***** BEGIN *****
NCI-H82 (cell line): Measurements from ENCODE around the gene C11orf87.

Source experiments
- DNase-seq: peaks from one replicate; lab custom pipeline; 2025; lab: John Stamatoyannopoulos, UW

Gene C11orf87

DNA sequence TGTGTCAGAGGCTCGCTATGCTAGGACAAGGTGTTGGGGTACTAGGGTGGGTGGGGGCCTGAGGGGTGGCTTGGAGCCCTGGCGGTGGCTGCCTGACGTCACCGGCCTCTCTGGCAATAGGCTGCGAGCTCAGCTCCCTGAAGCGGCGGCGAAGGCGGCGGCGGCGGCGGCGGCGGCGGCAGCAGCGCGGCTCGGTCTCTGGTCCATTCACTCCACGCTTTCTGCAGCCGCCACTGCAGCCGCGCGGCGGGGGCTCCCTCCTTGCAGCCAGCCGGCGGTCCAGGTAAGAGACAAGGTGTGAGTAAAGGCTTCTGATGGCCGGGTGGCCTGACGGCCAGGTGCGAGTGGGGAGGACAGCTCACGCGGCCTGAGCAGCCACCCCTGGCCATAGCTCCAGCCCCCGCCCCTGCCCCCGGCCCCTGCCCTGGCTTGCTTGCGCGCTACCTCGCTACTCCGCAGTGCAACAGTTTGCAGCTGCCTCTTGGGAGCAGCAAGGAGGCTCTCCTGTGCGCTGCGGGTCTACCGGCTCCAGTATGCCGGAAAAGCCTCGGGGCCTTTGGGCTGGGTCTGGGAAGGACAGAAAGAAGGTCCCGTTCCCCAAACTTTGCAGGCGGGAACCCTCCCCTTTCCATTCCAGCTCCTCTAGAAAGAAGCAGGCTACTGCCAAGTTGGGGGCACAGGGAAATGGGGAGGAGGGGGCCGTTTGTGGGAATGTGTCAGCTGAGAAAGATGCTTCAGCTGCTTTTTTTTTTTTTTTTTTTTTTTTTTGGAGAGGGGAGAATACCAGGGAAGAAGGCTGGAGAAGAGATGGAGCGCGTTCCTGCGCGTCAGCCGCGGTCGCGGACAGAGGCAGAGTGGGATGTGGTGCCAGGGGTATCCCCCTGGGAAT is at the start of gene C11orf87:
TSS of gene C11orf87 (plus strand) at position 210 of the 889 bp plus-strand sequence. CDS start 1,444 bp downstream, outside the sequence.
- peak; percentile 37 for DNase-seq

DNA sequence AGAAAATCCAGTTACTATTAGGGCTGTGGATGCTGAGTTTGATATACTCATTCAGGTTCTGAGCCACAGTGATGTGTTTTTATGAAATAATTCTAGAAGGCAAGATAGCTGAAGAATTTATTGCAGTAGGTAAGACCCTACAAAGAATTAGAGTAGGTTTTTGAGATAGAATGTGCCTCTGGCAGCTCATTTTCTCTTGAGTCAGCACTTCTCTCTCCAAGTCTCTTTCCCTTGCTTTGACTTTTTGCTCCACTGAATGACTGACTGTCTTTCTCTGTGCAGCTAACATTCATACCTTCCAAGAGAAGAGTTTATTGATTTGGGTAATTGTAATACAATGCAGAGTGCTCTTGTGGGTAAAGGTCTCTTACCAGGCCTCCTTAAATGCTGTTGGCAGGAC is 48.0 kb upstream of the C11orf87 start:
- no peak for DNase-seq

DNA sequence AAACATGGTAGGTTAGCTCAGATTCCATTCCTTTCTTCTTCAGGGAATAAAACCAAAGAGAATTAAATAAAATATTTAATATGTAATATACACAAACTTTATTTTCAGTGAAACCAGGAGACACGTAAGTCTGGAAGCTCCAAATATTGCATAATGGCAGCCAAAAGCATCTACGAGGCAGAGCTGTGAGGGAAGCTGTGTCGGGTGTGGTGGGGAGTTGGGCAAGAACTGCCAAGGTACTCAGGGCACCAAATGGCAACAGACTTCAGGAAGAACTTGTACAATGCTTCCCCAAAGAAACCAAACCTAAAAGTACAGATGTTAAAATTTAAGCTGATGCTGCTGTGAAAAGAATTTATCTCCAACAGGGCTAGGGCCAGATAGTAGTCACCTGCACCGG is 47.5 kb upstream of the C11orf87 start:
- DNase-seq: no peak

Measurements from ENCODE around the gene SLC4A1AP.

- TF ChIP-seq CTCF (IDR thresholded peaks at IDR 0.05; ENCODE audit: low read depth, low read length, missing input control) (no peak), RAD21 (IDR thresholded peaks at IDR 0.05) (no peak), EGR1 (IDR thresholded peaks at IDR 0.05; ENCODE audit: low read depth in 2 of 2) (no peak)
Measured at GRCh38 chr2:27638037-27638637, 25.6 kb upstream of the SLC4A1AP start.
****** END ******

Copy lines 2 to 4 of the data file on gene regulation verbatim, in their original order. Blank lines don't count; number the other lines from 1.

Source experiments
- DNase-seq: peaks from one replicate; lab custom pipeline; 2025; lab: John Stamatoyannopoulos, UW

Gene C11orf87